Alloy Geek 654SMO Stainless Steel Standard

Your Analysis Type: X-Ray Fluorescence (XRF)
Pedigree: Certified Reference Material (includes certified chemical analysis)
Sale price$249.95


Alloy Geek 654 SMO Austenitic Stainless Steel Standard

654SMO is a high-performance austenitic stainless steel alloy that is known for its exceptional resistance to corrosion, especially in highly aggressive environments containing chlorides and acids. The alloy is also sometimes referred to as "S32654" or "1.4652." 654SMO was developed to provide a combination of corrosion resistance, high strength, and durability, making it suitable for demanding applications in industries such as chemical processing, petrochemical, and seawater handling.

The composition of 654SMO typically includes:

  • Chromium (about 23-25%)
  • Nickel (about 22-25%)
  • Molybdenum (about 6-7%)
  • Nitrogen (about 0.25-0.3%)
  • Iron (balance)
  • Small amounts of other elements like manganese, silicon, and carbon

Key features and characteristics of 654SMO:

  1. Corrosion Resistance: 654SMO is designed to provide outstanding resistance to pitting, crevice corrosion, and stress corrosion cracking in aggressive environments containing chlorides, sulfuric acid, and other corrosive substances.

  2. High Molybdenum Content: The substantial molybdenum content contributes to the alloy's resistance to localized corrosion and its ability to perform well in harsh chemical environments.

  3. Strength: 654SMO offers high mechanical strength, making it suitable for structural applications that require both strength and corrosion resistance.

  4. Applications: The alloy is used in a variety of industries, including chemical processing, pulp and paper, seawater desalination, and oil and gas. It's commonly used for heat exchangers, tanks, and components exposed to corrosive substances.

  5. Weldability: 654SMO can be welded using common welding methods, but like other corrosion-resistant alloys, special attention to welding practices is required to ensure corrosion resistance near the welds.

  6. Heat Resistance: The alloy maintains its mechanical properties and corrosion resistance at elevated temperatures, making it suitable for applications involving heat and thermal cycling.

  7. Forms: 654SMO is available in various forms, including sheets, plates, bars, and pipes.

Given its exceptional corrosion resistance and mechanical properties, 654SMO is a preferred choice for industries dealing with aggressive chemical environments. Its combination of resistance to pitting, crevice corrosion, and stress corrosion cracking makes it valuable for applications where other stainless steels might fail.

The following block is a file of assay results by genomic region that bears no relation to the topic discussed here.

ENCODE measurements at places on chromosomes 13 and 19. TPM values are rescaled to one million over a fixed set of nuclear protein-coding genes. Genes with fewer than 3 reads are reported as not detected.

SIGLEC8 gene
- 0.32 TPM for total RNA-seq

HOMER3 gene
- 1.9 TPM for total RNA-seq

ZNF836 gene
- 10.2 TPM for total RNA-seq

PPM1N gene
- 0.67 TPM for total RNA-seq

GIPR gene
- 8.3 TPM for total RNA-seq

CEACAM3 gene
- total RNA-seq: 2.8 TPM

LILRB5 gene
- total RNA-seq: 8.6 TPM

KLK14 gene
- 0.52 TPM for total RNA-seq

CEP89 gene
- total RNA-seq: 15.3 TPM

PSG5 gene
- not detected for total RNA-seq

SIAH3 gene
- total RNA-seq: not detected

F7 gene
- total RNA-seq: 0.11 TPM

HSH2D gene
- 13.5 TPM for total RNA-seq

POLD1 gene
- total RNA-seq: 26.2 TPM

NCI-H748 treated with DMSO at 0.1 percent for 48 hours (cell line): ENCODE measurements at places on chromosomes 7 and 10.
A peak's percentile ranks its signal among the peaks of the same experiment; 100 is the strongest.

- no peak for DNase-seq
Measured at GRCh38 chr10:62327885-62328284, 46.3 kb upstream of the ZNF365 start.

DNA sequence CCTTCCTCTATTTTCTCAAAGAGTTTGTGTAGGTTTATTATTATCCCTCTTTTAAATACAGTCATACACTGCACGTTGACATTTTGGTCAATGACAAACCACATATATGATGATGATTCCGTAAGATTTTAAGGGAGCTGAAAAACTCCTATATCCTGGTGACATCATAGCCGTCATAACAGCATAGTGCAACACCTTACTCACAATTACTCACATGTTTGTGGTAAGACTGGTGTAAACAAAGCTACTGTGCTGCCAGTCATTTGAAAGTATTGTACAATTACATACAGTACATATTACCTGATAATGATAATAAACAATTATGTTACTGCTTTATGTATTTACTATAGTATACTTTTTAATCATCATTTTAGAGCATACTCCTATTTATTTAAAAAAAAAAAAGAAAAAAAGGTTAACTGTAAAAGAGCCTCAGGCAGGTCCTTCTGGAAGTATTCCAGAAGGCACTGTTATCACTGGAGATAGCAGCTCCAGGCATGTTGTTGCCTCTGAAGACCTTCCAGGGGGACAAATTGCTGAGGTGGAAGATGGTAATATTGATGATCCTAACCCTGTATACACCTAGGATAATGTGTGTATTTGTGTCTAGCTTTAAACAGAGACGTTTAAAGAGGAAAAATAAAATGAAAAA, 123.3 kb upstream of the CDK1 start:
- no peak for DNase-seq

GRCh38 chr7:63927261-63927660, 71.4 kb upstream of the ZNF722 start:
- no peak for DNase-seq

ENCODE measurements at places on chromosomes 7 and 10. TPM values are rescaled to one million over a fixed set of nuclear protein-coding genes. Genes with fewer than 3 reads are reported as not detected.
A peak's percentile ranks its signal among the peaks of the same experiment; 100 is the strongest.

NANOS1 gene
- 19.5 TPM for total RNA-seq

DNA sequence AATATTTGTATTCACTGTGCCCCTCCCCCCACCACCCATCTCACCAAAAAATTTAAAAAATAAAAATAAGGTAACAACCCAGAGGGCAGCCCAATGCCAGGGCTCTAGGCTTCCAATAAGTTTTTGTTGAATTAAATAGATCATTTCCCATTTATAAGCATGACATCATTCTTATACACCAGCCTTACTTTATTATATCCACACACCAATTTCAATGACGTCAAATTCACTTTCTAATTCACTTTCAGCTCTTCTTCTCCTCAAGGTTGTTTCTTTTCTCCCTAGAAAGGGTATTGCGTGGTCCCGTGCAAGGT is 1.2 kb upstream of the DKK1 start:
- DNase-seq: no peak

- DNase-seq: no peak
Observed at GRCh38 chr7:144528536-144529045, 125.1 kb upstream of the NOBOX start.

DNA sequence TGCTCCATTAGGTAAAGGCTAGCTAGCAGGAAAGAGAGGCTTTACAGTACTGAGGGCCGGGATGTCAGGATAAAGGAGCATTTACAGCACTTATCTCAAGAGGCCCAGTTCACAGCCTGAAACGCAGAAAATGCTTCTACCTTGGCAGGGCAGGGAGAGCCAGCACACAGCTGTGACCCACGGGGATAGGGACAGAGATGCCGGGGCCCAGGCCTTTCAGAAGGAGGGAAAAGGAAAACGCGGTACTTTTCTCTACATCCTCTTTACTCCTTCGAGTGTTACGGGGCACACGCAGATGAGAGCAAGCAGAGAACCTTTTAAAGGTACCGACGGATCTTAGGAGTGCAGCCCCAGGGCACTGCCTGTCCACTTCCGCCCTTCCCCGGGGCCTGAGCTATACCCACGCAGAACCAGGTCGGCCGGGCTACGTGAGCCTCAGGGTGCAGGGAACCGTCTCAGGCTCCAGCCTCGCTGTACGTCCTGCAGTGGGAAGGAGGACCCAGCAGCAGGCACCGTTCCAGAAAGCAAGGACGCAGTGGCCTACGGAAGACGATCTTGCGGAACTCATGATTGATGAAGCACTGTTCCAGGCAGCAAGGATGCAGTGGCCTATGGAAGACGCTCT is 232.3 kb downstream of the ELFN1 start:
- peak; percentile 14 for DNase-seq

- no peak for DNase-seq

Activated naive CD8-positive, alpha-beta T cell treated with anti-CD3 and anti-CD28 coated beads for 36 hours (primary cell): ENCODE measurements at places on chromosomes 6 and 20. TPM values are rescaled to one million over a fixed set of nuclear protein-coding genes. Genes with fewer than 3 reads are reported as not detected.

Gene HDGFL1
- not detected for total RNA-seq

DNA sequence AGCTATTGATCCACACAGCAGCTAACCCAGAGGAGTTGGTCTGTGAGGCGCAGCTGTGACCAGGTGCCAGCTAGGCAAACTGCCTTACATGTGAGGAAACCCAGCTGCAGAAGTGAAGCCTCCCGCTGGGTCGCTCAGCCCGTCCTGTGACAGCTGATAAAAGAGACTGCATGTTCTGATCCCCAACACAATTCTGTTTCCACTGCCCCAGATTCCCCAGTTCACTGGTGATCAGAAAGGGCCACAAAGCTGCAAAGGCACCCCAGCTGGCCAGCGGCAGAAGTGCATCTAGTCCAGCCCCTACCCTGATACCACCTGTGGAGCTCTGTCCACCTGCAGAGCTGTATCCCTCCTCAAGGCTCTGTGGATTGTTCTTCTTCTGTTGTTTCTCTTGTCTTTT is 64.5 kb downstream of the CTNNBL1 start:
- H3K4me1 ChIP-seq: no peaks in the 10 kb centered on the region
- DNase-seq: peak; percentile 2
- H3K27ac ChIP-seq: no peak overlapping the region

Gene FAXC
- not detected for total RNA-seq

Reference Material (RM): A reference material, or RM, is a material with a known composition or property that is used for informational purposes to look at analytical instruments, methods, or procedures. It serves as a point of comparison to ensure the accuracy and reliability of measurements. Reference materials can vary in terms of their level of characterization and traceability. Some reference materials may have well-defined properties, but they might not have undergone the rigorous testing and certification process that certified reference materials (CRMs) undergo. Reference Material chemical compositions are for information purposes.

Certified Reference Material (CRM): A certified reference material, or CRM, is a type of reference material that has been thoroughly analyzed and characterized using multiple validated methods to determine its composition or properties. The results of these analyses are then used to establish certified values, along with associated uncertainties. CRMs are produced and certified by accredited organizations or laboratories following internationally recognized standards, such as ISO Guide 34 and ISO/IEC 17025. The certification process includes interlaboratory comparison and statistical analysis to ensure accuracy and traceability.

In summary, the main difference between a reference material and a certified reference material lies in the level of characterization, validation, and certification. CRMs have undergone a more comprehensive and rigorous testing process, resulting in certified values and uncertainties that can be confidently used for instrument calibration, quality control, and research. Reference materials, on the other hand, can provide a point of comparison but might not have the same level of certification and traceability as CRMs. When accuracy and traceability are critical, certified reference materials are preferred.

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